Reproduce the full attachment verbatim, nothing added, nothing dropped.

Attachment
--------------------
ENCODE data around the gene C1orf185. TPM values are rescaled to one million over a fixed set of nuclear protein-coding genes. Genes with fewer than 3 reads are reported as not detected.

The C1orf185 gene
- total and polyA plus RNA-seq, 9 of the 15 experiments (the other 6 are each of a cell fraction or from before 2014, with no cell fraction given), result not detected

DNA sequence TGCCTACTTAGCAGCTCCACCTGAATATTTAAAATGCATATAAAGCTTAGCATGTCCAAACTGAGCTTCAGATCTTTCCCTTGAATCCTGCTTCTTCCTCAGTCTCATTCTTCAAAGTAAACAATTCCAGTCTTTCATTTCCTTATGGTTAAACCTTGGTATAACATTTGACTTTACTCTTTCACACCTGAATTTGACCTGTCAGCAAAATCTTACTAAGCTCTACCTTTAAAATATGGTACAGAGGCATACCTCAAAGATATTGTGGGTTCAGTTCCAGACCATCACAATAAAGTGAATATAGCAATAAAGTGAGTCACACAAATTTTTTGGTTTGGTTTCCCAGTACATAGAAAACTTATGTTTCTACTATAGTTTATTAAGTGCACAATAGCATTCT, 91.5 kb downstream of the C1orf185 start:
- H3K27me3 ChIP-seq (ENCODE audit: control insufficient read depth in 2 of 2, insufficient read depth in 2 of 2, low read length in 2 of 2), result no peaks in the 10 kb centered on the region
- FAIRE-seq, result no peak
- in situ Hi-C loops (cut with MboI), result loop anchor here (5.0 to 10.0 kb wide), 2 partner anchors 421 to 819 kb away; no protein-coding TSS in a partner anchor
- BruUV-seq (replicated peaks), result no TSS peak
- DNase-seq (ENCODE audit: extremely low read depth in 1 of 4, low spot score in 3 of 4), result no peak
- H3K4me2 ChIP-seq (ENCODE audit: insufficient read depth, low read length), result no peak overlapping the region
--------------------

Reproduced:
ENCODE data around the gene C1orf185. TPM values are rescaled to one million over a fixed set of nuclear protein-coding genes. Genes with fewer than 3 reads are reported as not detected.

The C1orf185 gene
- total and polyA plus RNA-seq, 9 of the 15 experiments (the other 6 are each of a cell fraction or from before 2014, with no cell fraction given), result not detected

DNA sequence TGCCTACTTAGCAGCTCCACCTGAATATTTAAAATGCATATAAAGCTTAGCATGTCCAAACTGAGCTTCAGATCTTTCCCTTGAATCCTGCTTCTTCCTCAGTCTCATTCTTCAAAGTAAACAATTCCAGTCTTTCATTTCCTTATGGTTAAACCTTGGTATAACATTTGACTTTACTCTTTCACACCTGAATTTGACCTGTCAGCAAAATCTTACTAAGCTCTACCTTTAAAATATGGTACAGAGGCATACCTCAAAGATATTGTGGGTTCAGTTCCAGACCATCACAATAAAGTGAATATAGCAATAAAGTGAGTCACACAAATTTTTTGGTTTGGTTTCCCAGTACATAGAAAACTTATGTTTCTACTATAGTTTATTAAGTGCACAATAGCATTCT, 91.5 kb downstream of the C1orf185 start:
- H3K27me3 ChIP-seq (ENCODE audit: control insufficient read depth in 2 of 2, insufficient read depth in 2 of 2, low read length in 2 of 2), result no peaks in the 10 kb centered on the region
- FAIRE-seq, result no peak
- in situ Hi-C loops (cut with MboI), result loop anchor here (5.0 to 10.0 kb wide), 2 partner anchors 421 to 819 kb away; no protein-coding TSS in a partner anchor
- BruUV-seq (replicated peaks), result no TSS peak
- DNase-seq (ENCODE audit: extremely low read depth in 1 of 4, low spot score in 3 of 4), result no peak
- H3K4me2 ChIP-seq (ENCODE audit: insufficient read depth, low read length), result no peak overlapping the region